Negotiators for striking television and film actors yesterday reached a tentative contract agreement with producers that could signal the end of the nine-week walkout.
Executives at all three networks yesterday agreed that most of the long-delayed new fall TV schedule could be in place by the last week of October or first week of November, if no further serious hitches develop.
However, at least two major obstacles remain in the path of a quick resumption of full production of TV shows and movies -- speedy ratification of the agreement reached early yesterday and how the various unions involved would respond to picket lines that could be thrown up at the studios in Hollywood by the still-striking American Federation of Musicians.
Although a spokesman for the Screen Actors Guild and the American Federation of Television and Radio Artists said ratification of the pact by their combined membership of 67,000 could take place within two weeks, several leading members of the guild, including Ed Asner, have already expressed their opposition to approval of the new contract.
Asner, the star of "Lou Grant" and a spokesman for the hard-liners in SAG, said yesterday he would vote against the contract because "the proposals for minimum wages and residual payments are inadequate and meaningless."
In addition, the musicians have backed the actors during their nine-week layoff and many have previously expressed reluctance to cross AFM picket lines at studios should they be subsequently set up.
However, the new contract contains a no-strike clause, making it illegal for actors to honor another union's picket lines.
One network executive yesterday said that he felt "the bulk of the actors want to get back to work and won't support the musicians. The key may be the below-the-line' unions, like the Teamsters, who have been out of work because of the strike, but which have a history of respecting picket lines."
SAG and AFTRA agreed to a proposed three-year pact early yesterday after an 18-hour bargaining session.
The key issue settled in recent days was a wage package that calls for a 15-percent boost in minimum salaries for the first 18 months and another 15 percent for the second 18 months, adding up to a 32.25 percent boost for the life of the contract, according to negotiators.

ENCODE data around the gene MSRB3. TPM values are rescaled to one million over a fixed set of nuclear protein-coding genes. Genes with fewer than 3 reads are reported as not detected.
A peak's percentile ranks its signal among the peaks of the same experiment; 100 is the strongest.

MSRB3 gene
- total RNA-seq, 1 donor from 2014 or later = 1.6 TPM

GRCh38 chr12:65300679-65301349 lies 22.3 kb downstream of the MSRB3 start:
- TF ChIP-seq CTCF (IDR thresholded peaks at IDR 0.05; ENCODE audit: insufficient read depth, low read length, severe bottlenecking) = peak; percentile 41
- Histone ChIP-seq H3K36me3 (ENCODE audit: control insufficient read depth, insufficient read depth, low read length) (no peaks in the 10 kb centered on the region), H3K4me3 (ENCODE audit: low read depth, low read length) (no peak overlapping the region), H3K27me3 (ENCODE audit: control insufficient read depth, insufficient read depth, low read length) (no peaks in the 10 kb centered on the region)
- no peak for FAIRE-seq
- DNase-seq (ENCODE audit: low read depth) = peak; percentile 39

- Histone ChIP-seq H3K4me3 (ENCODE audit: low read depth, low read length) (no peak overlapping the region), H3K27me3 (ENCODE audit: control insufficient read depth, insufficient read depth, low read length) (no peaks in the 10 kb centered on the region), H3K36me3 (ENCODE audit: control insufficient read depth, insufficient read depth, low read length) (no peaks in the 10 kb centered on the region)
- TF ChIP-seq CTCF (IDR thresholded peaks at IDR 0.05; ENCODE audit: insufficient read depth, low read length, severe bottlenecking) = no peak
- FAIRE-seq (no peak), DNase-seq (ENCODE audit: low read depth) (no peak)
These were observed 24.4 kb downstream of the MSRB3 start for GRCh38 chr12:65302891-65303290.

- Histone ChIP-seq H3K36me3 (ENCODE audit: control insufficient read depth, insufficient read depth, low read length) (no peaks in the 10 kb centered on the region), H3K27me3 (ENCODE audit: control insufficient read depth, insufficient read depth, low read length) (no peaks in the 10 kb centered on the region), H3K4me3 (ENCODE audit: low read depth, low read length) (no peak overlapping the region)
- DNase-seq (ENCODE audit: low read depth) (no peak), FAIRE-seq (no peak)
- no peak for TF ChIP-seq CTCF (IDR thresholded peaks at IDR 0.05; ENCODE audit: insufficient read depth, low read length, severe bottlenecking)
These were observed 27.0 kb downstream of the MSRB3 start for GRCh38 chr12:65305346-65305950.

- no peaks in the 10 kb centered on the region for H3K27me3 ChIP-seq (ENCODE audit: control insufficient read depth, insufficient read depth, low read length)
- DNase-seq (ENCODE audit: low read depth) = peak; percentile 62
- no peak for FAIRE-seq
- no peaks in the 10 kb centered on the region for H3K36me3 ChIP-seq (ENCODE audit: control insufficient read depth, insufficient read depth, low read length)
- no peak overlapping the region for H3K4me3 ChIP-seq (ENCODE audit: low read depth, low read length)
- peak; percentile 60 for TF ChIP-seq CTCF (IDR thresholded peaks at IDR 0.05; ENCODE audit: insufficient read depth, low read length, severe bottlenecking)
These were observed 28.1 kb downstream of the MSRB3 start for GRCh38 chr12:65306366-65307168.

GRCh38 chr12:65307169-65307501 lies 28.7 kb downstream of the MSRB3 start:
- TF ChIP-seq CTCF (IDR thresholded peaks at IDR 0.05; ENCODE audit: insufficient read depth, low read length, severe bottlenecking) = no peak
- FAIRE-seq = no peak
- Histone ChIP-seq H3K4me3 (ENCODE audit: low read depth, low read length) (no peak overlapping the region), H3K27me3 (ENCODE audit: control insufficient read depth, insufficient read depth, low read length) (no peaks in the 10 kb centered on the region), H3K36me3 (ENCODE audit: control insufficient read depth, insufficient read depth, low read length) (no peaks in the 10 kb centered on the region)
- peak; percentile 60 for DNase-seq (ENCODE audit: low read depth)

Originally, the actors had demanded a 35-percent raise the first year with no raises during the rest of the pact. Their old contract called for a minimum $235 a day or $785 a week.
Earlier, the actors had agreed to a complex formula guaranteeing them revenue from home video sales of TV and movie productions.
Network sources yesterday said that the musicians' strike probably won't affect production of the new TV programs. Producers are free to use theme music already recorded for holdover series and will probably rely on outside-the-country musical groups for any additional needs.
Robert Daly, president of the CBS Entertainment Division, said yesterday that "if everything goes smooth, we should be introducing our taped series [such as 'Alice', 'The Jeffersons,' 'One Day at a Time' and 'Archie Bunker's Place'] starting the week of Oct. 27.
"It will probably be late November for our film shows, like 'Magnum P.I' and 'Freebie and the Bean,' because they have a delay in the labs."
Daly said that the first new episodes of "Dallas" should appear "close to the first week in November" since Lorimar Productions had shot portions of the first nine episodes before the strike hit July 21.
The CBS executive said that the debuts of some of the new series could be delayed in November depending on what rival networks put in the schedule.
"We're not going to throw new product up against 'Jaws II,' you know."
Daly seemed optimistic despite the threat of possible delays, posed by still-dissatisfied strike leaders.
"There's a tremendous desire to go to work on the part of everybody," said Daly. "A lot of people have lost a fourth of their yearly income."